Department of Health

Complex decision making in hospital and the importance of least restrictive practice

Clinicians are frequently required to make recommendations about the complex care needs of patients in preparing for their discharge. Sometimes this results in an application about Guardianship to the Victorian Civil and Administrative Tribunal (VCAT) for the appointment of the Public Advocate, as a guardian of last resort, for an older person in hospital.

People aged 65 and over with established cognitive impairment are the subject of a significant proportion of these applications. They are often made in the context of a disagreement between the treating team and the older person about the type of accommodation or services that are required to meet the older person’s care needs on discharge.1

The guardianship process can be long with the potential to have a significant impact on an older person’s levels of stress, autonomy and sense of control over their life. It may extend the older person’s hospital admission while they wait for a hearing, for a guardian to be appointed, and for a decision to be made and effected. An extended admission can play a significant role in increasing the risk of the older person experiencing functional decline in hospital, which in turn can further limit their ability to realise their lifestyle choices.2

Before deciding to pursue an application, a model of least restrictive practice should be employed. The Guardianship and Administration Act 2019 embeds the principles of least restrictive practice into supportive and substitute decision making. The Act requires that any order made is the least restrictive of the person’s rights that is possible in the circumstances.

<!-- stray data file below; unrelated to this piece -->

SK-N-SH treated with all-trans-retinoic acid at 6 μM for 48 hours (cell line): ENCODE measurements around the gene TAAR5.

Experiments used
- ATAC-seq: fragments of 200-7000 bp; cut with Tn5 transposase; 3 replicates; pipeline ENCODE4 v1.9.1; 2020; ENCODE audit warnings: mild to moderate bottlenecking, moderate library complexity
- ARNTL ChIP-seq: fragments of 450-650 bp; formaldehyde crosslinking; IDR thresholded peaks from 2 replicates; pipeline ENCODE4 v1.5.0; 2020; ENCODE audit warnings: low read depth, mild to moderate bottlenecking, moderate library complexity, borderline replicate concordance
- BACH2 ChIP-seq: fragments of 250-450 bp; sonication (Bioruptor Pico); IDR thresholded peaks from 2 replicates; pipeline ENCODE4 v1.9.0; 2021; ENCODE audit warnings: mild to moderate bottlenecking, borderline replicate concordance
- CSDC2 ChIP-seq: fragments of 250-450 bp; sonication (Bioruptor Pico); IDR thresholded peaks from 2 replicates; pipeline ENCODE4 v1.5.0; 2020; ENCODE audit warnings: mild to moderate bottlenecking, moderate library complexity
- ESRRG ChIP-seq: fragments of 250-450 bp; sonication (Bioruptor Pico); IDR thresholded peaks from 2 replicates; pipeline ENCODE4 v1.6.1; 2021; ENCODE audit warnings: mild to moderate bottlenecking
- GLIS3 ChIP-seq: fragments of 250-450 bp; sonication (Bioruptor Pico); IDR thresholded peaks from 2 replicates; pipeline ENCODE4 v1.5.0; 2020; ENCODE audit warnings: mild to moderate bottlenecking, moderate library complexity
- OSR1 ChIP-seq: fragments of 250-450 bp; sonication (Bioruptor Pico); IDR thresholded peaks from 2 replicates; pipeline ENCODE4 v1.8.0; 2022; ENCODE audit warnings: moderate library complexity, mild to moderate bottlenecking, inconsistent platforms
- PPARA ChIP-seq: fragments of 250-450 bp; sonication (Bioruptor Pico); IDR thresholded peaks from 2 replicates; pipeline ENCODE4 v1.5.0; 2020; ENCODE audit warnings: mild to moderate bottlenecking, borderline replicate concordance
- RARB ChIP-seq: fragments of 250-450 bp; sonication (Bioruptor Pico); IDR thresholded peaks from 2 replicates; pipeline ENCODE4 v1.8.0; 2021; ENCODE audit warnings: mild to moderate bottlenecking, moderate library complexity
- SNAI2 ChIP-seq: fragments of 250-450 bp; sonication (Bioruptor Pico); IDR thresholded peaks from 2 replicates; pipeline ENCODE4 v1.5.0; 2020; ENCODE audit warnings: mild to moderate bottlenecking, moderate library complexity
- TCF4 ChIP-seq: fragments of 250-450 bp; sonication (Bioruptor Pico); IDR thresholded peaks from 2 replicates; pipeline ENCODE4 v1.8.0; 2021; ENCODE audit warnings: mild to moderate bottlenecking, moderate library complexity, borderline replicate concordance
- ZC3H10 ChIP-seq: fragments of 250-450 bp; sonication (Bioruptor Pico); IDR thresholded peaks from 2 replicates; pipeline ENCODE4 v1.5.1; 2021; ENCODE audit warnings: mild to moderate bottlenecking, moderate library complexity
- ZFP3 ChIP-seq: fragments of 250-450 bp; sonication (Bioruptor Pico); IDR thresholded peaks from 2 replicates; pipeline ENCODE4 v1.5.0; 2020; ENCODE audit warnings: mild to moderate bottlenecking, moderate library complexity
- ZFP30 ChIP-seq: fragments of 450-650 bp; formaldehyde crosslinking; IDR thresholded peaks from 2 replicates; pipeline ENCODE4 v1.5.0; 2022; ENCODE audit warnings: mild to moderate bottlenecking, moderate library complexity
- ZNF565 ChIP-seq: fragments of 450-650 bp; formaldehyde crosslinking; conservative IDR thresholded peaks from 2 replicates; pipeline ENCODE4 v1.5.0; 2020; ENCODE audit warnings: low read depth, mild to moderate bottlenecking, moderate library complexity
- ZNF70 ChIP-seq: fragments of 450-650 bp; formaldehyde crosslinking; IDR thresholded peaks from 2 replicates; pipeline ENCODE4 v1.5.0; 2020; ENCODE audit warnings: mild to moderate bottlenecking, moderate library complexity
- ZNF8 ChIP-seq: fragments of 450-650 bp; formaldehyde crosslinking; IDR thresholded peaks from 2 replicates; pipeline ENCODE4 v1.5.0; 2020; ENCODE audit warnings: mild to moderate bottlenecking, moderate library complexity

Least restrictive practices include working with the older person and their families or carers to avoid an unnecessary application, maximise their participation and improve care during this process. In this process it can be useful to weigh up the risks and benefits of the older person leaving hospital versus the risks and benefits facing the older person if they are to remain in hospital for a lengthy period of time. By employing a least restrictive model of practice you can work with your team to minimise the extent of any limitations on the person and encourage them to participate in all decisions that affect them.

References

1 Carter, B., Guardianship and the ageing population: profile of Victorian guardianship clients aged over 65 years, 2011, Melbourne: Office of the Public Advocate.

2 National Ageing Research Institute, Health Services Guardianship Liaison Officer Pilot evaluation, 2015, Melbourne: National Ageing Research Institute.

Reviewed 08 August 2022

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